London e-scooter operators have combined efforts to develop a new ‘universal sound,’ which alerts pedestrians to approaching scooters.
With the help of researchers from University College London, the universal sound will eventually be installed on Tier, Lime and Dott shared machines in the hopes of improving safety for pedestrians, particularly people with sight loss.
Work on developing the sound will begin next month and it will then be trialled in London, in the hopes of informing an industry standard to be rolled out across the UK.
Professor Nick Tyler, director of UCL’s Person-Environment-Activity Research Laboratory (PEARL), said: “This is an exciting project to work on to ensure that people with a range of different capabilities can know when an e-scooter is nearby and how it is moving, enabling them to comfortably and safely move around the urban environment. Through studying how the human hearing system has evolved, we can create sounds for e-scooters that are detectable without adding more noise to the environment. We plan to test a range of combinations of sounds and environments at UCL PEARL with people who are less likely to detect e-scooters nearby, so that we create a sound that works for all. It is a huge scientific challenge, but one that will enable everyone to feel comfortable with this new form of micro-mobility that is quickly growing in popularity.”
The joint initiative for the universal sound follows advice from disability and access experts, including Transport for All, Thomas Pocklington Trust, and the Royal National Institute for Blind People, and will “take into account the needs of individuals including those with sight loss, hearing loss and neurodiverse conditions.” It will then be ethically tested at the PEARL research facility.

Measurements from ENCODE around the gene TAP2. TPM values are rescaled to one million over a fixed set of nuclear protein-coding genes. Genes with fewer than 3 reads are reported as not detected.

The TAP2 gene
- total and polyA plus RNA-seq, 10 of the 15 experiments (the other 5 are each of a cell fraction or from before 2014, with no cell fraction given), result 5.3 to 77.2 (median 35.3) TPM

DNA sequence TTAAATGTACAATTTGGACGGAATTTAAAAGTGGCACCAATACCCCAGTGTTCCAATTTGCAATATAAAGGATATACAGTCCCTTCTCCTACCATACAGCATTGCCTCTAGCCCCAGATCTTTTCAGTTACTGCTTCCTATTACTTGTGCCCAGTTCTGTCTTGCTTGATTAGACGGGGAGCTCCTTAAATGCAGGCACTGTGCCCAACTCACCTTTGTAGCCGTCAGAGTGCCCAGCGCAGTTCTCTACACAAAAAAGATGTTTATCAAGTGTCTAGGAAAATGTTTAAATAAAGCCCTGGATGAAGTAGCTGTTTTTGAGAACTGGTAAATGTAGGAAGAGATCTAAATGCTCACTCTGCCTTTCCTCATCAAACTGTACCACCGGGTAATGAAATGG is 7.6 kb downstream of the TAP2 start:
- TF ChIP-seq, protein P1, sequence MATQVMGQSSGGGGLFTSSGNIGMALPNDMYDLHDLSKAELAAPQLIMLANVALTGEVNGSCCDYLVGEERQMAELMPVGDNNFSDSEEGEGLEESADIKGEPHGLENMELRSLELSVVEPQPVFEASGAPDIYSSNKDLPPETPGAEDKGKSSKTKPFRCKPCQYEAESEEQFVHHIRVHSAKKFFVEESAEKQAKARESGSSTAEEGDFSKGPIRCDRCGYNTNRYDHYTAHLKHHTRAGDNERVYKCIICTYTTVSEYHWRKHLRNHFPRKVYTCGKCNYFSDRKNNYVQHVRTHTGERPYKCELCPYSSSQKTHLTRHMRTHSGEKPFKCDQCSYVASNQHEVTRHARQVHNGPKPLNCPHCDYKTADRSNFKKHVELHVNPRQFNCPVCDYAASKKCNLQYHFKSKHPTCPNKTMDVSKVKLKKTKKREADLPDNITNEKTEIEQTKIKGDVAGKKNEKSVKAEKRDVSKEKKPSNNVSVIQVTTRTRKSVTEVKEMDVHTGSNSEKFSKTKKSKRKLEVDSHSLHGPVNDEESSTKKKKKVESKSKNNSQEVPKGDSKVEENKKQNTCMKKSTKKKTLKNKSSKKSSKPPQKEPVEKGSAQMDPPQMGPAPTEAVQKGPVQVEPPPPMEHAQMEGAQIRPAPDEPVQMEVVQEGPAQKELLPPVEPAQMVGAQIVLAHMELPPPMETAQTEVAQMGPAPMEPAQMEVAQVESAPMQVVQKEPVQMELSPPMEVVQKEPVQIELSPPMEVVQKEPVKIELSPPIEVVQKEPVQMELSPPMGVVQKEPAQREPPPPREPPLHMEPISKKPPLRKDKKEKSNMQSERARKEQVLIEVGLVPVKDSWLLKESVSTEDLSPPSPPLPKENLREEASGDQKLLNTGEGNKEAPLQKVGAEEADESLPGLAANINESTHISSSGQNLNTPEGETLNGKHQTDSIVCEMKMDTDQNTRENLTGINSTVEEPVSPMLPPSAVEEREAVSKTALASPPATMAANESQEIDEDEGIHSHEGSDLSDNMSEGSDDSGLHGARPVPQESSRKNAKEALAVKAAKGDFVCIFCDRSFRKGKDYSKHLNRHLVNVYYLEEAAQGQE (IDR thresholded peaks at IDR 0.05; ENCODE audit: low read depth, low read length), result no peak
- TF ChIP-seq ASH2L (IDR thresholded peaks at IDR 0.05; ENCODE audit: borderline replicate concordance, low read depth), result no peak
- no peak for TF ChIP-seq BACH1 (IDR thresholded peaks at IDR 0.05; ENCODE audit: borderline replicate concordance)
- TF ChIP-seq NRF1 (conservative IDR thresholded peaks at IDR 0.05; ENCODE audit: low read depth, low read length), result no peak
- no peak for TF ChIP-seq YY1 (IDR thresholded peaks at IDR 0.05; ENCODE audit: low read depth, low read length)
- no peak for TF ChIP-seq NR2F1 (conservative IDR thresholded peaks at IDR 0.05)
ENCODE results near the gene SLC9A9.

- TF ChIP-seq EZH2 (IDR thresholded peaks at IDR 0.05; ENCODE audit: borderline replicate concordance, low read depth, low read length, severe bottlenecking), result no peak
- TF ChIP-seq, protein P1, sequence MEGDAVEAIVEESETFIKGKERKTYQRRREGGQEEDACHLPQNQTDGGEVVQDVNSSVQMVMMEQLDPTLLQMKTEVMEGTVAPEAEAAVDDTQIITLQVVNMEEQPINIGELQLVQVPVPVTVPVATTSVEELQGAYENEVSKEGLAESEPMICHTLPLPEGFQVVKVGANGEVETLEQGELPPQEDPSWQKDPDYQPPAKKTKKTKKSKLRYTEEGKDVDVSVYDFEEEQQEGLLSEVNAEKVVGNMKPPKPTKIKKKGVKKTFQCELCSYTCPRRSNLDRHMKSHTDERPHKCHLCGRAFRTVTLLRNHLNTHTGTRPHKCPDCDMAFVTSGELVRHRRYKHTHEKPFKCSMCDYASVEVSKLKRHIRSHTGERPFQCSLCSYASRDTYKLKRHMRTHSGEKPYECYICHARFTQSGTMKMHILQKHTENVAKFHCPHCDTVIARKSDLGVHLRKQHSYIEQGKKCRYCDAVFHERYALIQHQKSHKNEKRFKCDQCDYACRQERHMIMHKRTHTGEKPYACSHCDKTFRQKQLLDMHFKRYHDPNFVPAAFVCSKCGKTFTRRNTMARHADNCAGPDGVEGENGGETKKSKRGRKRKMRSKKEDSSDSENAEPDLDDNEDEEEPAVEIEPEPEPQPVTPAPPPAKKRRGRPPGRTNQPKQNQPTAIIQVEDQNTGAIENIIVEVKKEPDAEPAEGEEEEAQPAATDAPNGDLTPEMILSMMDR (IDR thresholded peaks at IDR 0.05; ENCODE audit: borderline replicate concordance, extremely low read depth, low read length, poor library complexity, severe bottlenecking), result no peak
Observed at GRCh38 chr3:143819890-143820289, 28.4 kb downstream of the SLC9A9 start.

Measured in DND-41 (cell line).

Fred Jones, Vice President and Regional General Manager of Tier, said: “Safety is at the heart of everything we do at Tier, and so we are proud to have initiated and funded this project to develop an inclusive and effective sound for e-scooters. Tier will license the use of this sound for free to the benefit of other operators in our industry, and the residents of the cities in which they serve. Working with experts at UCL to develop an inclusive sound for e-scooters will be crucial to protecting pedestrians and road users potentially made vulnerable through the introduction of this new transport mode to the UK.
“We are really excited to collaborate with Lime and Dott on this initiative and to deliver an inclusive e-scooter service in London, but we don’t want to stop there. At Tier we believe the adoption of a universal sound for all e-scooters is crucial to our ambition of transforming cities around the world and raising safety standards across the whole e-scooter sector. That’s why we’re going to lead the charge for a universal sound for e-scooters, starting here in the UK.”
Duncan Robertson, UK and Ireland general manager at Dott, said: “As we work to offer more sustainable transport for people to get around their cities, it’s crucial that we consider the needs of riders and non-riders alike. This project builds upon our existing research with the University of Salford to refine audible options and test in a virtual environment. By working with our partner operators, we are bringing together our collective insights to help find a solution which we hope will become consistent across the industry, and therefore as simple as possible for other road users and pedestrians to understand.”